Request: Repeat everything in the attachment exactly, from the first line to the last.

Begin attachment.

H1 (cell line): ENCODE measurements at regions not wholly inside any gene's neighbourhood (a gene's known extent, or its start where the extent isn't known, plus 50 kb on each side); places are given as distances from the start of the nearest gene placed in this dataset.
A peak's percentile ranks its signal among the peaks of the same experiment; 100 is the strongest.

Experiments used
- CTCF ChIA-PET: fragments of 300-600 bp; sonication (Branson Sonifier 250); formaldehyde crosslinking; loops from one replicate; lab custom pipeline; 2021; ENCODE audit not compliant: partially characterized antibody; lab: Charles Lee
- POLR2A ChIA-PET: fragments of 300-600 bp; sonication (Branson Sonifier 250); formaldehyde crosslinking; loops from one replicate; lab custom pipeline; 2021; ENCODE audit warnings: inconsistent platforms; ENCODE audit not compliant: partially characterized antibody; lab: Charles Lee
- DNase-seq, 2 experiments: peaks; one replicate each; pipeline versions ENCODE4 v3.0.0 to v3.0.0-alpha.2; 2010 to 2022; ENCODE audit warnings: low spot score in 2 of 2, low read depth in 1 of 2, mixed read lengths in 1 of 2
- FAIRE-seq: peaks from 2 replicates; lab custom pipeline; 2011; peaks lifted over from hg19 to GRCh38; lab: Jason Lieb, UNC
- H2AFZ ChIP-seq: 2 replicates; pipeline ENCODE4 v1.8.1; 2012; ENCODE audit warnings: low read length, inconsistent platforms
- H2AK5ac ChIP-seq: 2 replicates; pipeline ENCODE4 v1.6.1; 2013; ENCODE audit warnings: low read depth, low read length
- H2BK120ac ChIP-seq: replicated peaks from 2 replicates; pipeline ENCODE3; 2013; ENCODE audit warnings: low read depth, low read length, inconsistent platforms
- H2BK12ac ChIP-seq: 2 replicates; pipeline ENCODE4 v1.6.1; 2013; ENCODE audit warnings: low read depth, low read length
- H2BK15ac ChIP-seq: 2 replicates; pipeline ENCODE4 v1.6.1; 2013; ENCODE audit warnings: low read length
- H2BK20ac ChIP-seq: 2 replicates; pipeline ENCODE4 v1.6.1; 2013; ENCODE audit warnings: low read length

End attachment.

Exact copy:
H1 (cell line): ENCODE measurements at regions not wholly inside any gene's neighbourhood (a gene's known extent, or its start where the extent isn't known, plus 50 kb on each side); places are given as distances from the start of the nearest gene placed in this dataset.
A peak's percentile ranks its signal among the peaks of the same experiment; 100 is the strongest.

Experiments used
- CTCF ChIA-PET: fragments of 300-600 bp; sonication (Branson Sonifier 250); formaldehyde crosslinking; loops from one replicate; lab custom pipeline; 2021; ENCODE audit not compliant: partially characterized antibody; lab: Charles Lee
- POLR2A ChIA-PET: fragments of 300-600 bp; sonication (Branson Sonifier 250); formaldehyde crosslinking; loops from one replicate; lab custom pipeline; 2021; ENCODE audit warnings: inconsistent platforms; ENCODE audit not compliant: partially characterized antibody; lab: Charles Lee
- DNase-seq, 2 experiments: peaks; one replicate each; pipeline versions ENCODE4 v3.0.0 to v3.0.0-alpha.2; 2010 to 2022; ENCODE audit warnings: low spot score in 2 of 2, low read depth in 1 of 2, mixed read lengths in 1 of 2
- FAIRE-seq: peaks from 2 replicates; lab custom pipeline; 2011; peaks lifted over from hg19 to GRCh38; lab: Jason Lieb, UNC
- H2AFZ ChIP-seq: 2 replicates; pipeline ENCODE4 v1.8.1; 2012; ENCODE audit warnings: low read length, inconsistent platforms
- H2AK5ac ChIP-seq: 2 replicates; pipeline ENCODE4 v1.6.1; 2013; ENCODE audit warnings: low read depth, low read length
- H2BK120ac ChIP-seq: replicated peaks from 2 replicates; pipeline ENCODE3; 2013; ENCODE audit warnings: low read depth, low read length, inconsistent platforms
- H2BK12ac ChIP-seq: 2 replicates; pipeline ENCODE4 v1.6.1; 2013; ENCODE audit warnings: low read depth, low read length
- H2BK15ac ChIP-seq: 2 replicates; pipeline ENCODE4 v1.6.1; 2013; ENCODE audit warnings: low read length
- H2BK20ac ChIP-seq: 2 replicates; pipeline ENCODE4 v1.6.1; 2013; ENCODE audit warnings: low read length